peace and drive away your friends, I
DESTItO? BIG TUBES
CALIFORNIA GIANTS ARE RUTH
LESSLY CUT DOWN.
HENRY VILLARD'S DGEDS.
Reported the Lincoln-Douglas debate
Iteported the first Lincoln campaign.
War correspondent, the Civil War.
Foreign correspondent of American
newspapers.
In 1SUI owned New York Evening
Post and Nation. '
In 1875 president Oregon Steamship
Company.
Itecelvcr of Kansas Pacific Knllroad
Company.
Completed In 18S3 tho Northern Pacific
Unilroad.
President Northern Pacific Itailroad
Company.
President Edison General Electric Com
pany.
Chairman In 1SS0 of the Northern IV
clflc directory.
Marcus Daly graduated from digging potatoes to digging copper and accumu
lated a fortune of $30,000,000. Henry Vljlard rose from reporter to railroad
president, became a Napoleon of finance, lost two enormous fortunes, ami died
a millionaire.
MARCUS DALY'S MONEY.
Capital represented by him. .$100,000,000
His personal wealth
Copper Interests represented
First price paid for his cop
per mine
His annual wage roll paid..
His horses cost
Ills works of art cost
His private car cost
His hotel cost
His personal living cost per
annum
His annual Income was ap
proximately
Nccetunrr Wimto of I.iimlierliiK Mum
motlia Over Vtiy Per Cciit-Korcitry
Department Delimit I Hint Hllortu Do
Muilc to Save Ven KomiilnliiU llrovc
Gilford Plnchot. United States fores
tur, has Issued a pamphlet concerning
tho big trees of California which mis
created no llttlo comment through Its
endeavors to state clearly ami oiuplinl
Icullv tho necessity for tho preservation
1 of tho California mammoths. The
writer protests against tho rato at
...I.I..1. .1... I.t.. ......... ...... lll.tl... llltutflll'l,!
j W II1C11 UIU tUK HUB HIV UUIIIh u.nuy-
'by private owners, pointing out clearly
that tho chances of a rcuewal of tho
wonder growths arc to bo llttlo con a Id
orod.
"Most of the scattered groves of big
trees aro privately owned and, there
fore, In danger of destruction," he
22,000,000
75,000,000
3.-,000
S.000,000
1,000,000
aoo.uoo
40,000
200,000
0,000!
2,500,000
Fhl.I.INO A 1110 TUCK.
leave you to lunch alone and shall find
a home elsewhere.'
"While puzzling about what this
might mean, I heard a terrific yell from
Delia, my parrot; I opened the store
room door and Delia, my wife, fell Into
my arms.
"After explanations had been made
I restored her to brother Henry as
housekeeper, but claimed her In five
weeks for my own. Now do you be
lieve that you are a matchmaker?"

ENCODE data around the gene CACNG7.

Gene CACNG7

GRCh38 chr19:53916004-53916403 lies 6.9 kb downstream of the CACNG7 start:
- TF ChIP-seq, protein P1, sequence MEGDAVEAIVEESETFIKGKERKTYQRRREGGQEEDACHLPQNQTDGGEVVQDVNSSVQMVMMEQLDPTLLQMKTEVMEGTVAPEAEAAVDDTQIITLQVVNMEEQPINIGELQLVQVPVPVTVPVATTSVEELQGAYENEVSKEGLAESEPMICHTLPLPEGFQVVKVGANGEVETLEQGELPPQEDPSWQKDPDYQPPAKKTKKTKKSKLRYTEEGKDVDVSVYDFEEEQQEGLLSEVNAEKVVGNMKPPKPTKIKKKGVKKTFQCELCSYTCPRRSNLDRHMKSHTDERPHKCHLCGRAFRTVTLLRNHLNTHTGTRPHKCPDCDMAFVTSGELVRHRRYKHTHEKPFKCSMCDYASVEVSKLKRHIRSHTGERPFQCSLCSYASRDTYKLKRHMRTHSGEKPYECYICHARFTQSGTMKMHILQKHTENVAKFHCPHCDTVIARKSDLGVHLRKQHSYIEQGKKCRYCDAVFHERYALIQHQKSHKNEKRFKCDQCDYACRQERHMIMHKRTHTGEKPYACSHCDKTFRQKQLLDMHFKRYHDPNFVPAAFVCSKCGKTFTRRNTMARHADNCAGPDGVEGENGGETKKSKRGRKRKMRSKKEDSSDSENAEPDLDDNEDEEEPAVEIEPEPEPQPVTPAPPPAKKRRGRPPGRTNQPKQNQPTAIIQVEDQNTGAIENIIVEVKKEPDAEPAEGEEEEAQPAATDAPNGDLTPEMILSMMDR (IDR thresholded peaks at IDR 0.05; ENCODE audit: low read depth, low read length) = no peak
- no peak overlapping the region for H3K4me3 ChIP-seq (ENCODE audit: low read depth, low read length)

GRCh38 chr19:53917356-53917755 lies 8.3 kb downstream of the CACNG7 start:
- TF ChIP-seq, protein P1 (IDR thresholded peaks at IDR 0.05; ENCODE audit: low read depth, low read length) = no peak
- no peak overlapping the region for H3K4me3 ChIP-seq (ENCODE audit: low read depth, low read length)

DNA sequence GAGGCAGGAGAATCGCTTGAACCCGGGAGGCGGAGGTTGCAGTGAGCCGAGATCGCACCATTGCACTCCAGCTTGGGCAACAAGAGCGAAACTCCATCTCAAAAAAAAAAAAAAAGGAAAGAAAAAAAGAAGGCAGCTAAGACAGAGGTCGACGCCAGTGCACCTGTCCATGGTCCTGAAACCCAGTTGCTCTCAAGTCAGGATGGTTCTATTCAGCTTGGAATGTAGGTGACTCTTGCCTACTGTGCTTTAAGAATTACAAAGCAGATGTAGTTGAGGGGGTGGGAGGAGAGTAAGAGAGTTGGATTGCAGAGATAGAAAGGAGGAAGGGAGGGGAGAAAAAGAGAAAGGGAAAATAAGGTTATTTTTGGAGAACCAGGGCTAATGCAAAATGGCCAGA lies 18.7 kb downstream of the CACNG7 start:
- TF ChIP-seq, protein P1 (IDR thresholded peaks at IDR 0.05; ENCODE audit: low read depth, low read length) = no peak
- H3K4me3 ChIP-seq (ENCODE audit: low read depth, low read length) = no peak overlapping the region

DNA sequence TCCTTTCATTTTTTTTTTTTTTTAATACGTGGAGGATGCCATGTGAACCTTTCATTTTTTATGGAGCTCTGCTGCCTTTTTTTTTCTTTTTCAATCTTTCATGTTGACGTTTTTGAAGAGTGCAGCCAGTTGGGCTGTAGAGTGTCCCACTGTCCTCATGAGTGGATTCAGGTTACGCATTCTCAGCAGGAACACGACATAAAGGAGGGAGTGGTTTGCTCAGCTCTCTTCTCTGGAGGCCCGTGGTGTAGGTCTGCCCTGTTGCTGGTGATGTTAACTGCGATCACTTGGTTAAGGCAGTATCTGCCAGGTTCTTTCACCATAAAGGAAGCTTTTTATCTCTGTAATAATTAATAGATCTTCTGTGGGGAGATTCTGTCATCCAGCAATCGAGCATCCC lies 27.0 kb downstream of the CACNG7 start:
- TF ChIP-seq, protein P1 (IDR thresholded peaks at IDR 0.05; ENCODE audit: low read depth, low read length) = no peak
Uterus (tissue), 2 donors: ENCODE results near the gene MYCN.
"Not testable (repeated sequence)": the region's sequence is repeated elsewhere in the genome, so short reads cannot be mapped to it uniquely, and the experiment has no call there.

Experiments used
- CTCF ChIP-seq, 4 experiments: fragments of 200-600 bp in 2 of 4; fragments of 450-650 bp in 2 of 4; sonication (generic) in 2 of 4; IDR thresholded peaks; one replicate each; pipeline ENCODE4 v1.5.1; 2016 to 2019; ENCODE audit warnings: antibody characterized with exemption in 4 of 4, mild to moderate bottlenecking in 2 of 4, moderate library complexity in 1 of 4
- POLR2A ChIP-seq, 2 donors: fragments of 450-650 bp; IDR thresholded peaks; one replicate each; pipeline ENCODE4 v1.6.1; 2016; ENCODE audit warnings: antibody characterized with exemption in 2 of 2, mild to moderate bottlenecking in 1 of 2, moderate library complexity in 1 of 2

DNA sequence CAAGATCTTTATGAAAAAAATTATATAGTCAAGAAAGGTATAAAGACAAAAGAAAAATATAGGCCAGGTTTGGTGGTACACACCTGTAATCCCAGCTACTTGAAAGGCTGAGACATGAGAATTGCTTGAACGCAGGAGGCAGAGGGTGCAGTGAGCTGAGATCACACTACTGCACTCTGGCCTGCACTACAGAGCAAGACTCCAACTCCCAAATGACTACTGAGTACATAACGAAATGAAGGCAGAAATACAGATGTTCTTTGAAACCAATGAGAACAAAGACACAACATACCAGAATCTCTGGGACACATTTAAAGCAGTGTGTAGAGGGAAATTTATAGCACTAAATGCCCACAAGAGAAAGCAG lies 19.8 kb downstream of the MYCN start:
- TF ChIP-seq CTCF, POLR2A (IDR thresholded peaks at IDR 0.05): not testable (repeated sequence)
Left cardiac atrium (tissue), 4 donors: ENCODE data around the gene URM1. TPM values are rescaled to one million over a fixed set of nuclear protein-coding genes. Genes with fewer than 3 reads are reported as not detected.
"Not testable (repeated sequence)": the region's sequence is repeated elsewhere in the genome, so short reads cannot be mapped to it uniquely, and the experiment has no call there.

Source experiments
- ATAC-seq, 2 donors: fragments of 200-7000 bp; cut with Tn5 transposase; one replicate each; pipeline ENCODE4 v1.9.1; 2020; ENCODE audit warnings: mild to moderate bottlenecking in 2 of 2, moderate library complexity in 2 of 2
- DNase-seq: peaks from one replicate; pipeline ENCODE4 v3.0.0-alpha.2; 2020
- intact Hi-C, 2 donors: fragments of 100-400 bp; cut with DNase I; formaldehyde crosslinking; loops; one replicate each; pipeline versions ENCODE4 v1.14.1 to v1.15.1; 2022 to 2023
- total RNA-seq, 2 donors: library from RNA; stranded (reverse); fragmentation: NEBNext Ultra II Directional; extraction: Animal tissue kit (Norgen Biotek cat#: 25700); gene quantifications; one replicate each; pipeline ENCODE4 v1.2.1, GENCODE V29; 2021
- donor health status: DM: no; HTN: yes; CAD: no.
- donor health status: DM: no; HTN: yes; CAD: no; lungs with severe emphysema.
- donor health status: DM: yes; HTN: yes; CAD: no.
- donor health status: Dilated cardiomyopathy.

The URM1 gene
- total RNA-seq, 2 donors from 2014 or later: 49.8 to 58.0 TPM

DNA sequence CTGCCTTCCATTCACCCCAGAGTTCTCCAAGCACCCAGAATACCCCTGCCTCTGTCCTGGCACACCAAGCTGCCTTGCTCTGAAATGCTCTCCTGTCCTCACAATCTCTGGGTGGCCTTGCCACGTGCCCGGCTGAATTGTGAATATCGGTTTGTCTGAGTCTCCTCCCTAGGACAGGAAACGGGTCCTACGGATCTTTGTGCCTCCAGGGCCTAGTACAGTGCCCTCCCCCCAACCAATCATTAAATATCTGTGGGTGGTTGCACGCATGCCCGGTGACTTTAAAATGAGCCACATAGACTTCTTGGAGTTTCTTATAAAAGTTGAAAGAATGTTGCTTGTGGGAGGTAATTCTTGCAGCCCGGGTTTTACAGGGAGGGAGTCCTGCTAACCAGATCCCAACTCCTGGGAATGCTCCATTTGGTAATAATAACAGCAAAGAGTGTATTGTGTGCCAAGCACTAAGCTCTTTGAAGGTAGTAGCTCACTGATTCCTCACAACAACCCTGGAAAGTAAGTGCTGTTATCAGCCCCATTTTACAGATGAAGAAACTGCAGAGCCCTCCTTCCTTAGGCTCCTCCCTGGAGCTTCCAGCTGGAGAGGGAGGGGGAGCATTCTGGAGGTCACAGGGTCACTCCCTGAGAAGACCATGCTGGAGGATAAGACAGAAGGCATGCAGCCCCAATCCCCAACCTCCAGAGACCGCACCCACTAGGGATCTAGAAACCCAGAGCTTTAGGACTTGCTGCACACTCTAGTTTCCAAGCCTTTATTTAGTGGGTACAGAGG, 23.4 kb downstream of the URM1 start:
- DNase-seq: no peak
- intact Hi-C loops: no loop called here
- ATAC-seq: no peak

Boston Post.
RUSHING INTO THE CITIES.
Youtic Men Invite Failure br JJisay-
Inc Unir.'eJ Field.
Some published fragments of the new
census statistics are very depressing to
the old-fashioned, yet very sensible,
people who have been hoping that the
movement of villagers and country peo
ple to the large cities had been checked.
What Is the meaning of the continu
ous rush to the cities? The old expla
nation was that farmers' sons and
daughters wearied of work that was
never finished; they had heard of city
demands for labor and of city wages,
payable always in cash and at stated
dates. They had also Jieard of city
pleasures, some of which were said to
cost nothing, while others were very
cheap. But young people do not con
stltute the whole body of people who
nre crowding Into the cities, for me
chanics and artisans of all kinds arc In
the throng, for In the villages and coun
try districts employment Is irregular
and pay uncertain. The more aspir
ing of them hope for the larger oppor
tunities and recognition that the coun
try dares not promise; they know, too,
that such of their children as Incline to
study may become fairly, even highly,
educated In the city without special
cost to their parents. Of the "seamy'
side of city life they know nothing,
for their acquaintances who "went to
town" hnve not returned to tell of it;
few of them could return If they would.
The few who go back to the old home
steads are the men who have succeed
ed, and In any village such a man In
effect resembles a gold-laden miner
from Cape Nome or the Klondike his
example threatens to depopulate tho
town.
Nevertheless the rural districts are
not going to bo depopulated, except
when their soli Is very poor and their
malaria overrlch. A countrywnrd
movement started In some cities a few
years ago and it has been Increasing in
volume, It may bo almost invisible in
some localities, for 3,000,000 square
miles is an area so great that any city's
overflow might be lost In it. The men
who nre trying scientific farming aro
all from the cities and they have car
ried their city Ideas with them. As a
rule, city brain and city money aro
suggesting and backing the rural at
tempts to have good roads, pure wat
er, perfect drainage, high farming,
high-grade schools, free libraries and
many other ameliorations of old-tlmo
conditions. Yet In one respect the city
man in the country Is a disappointment
to all classes of the dissatisfied, for
when they talk of going to the city ho
persistently says, "Don't," and he sup
ports bis advice with a dismal array
of facts and figures. Saturday Even
ing Post.
i
Tlio American Is Vulgar.
"Wo must all agree that the American
has beyond other men an Innate respect
for women and for helpless things,"
writes "An American Mother" In tho
Ladles' Homo Journal. "He has usu